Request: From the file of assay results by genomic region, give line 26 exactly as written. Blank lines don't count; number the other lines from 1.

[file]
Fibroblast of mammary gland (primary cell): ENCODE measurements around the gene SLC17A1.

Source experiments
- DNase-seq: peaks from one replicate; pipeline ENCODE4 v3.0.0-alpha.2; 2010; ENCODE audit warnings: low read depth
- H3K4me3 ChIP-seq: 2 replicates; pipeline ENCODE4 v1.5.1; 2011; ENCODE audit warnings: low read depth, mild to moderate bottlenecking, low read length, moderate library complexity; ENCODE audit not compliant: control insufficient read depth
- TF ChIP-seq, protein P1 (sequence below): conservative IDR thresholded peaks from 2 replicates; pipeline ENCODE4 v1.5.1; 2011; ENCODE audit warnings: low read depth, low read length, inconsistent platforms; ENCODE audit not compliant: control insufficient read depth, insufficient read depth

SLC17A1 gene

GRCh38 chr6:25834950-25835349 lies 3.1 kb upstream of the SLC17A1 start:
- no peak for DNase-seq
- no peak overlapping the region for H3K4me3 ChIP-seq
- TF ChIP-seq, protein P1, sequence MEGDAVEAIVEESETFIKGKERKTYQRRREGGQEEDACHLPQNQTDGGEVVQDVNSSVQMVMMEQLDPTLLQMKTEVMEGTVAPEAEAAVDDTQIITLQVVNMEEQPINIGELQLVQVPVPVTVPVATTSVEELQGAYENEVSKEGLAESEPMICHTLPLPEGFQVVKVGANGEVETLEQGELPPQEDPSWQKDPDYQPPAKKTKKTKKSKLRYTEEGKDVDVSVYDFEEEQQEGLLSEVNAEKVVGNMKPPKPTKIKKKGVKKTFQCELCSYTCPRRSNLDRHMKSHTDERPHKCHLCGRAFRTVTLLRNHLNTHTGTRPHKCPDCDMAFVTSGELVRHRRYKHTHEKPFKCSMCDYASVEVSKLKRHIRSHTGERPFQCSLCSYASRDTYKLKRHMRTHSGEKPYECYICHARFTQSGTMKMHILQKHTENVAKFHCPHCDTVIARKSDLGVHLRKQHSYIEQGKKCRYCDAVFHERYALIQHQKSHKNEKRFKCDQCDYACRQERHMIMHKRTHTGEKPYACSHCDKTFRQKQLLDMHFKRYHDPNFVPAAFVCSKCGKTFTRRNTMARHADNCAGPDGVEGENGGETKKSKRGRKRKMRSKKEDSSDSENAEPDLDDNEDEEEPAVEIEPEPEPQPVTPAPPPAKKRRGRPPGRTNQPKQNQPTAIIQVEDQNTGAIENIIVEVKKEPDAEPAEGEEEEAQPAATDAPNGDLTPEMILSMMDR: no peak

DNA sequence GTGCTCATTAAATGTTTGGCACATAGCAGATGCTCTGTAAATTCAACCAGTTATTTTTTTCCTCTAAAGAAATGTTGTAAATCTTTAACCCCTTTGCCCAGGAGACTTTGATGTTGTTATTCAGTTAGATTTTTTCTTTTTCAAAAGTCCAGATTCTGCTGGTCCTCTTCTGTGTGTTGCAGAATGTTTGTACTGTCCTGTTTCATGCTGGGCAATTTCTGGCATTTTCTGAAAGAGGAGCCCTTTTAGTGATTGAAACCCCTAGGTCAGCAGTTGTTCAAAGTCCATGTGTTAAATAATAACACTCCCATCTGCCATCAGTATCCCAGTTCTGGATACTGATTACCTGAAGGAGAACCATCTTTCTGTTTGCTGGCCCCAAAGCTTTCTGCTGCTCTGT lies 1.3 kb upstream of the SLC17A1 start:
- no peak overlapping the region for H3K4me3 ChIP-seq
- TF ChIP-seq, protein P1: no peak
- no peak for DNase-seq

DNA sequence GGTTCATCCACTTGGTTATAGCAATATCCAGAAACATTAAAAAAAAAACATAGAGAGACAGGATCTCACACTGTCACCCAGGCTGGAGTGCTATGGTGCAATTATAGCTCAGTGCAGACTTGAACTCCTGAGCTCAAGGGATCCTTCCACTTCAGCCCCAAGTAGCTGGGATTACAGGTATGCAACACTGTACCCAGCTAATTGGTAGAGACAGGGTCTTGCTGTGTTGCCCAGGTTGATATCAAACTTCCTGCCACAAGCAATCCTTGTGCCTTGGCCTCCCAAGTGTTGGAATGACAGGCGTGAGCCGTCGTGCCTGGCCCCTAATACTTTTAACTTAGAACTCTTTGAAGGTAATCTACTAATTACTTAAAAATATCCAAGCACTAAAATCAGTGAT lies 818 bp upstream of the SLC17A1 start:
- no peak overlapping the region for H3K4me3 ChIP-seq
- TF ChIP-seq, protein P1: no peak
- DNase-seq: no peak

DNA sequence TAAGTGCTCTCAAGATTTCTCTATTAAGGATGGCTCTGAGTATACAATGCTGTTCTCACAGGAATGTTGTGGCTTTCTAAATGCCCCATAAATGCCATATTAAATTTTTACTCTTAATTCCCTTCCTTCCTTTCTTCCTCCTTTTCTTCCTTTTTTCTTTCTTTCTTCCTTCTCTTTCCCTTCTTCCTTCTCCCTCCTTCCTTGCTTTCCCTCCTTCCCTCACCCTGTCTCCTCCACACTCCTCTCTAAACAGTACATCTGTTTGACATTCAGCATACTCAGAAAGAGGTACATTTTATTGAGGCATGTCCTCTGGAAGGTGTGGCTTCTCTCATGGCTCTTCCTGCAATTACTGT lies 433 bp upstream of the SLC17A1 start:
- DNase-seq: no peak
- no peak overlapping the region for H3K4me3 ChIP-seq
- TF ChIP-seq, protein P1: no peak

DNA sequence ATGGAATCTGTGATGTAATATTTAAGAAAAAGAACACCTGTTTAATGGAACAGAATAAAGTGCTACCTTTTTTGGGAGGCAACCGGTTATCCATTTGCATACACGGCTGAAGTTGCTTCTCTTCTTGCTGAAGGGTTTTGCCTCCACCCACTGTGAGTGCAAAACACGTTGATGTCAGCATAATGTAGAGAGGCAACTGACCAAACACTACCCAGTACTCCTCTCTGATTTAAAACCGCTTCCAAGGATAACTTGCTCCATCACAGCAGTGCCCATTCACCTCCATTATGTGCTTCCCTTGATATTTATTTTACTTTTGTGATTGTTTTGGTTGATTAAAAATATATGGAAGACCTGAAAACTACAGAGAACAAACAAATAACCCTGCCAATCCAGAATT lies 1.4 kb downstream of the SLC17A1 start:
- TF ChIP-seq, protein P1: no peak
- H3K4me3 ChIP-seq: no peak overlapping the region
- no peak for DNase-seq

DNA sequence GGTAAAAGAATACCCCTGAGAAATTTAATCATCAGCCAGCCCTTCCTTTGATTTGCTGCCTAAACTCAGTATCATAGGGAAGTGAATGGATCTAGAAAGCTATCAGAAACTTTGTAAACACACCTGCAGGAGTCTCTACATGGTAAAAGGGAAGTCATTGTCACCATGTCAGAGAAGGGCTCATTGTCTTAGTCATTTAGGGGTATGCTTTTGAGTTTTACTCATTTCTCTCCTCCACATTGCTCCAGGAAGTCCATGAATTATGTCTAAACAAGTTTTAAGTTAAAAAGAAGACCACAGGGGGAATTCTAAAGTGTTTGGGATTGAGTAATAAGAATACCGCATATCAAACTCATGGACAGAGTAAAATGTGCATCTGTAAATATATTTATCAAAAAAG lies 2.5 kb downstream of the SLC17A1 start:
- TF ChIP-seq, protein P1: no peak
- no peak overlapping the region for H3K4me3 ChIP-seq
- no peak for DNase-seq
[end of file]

- no peak for DNase-seq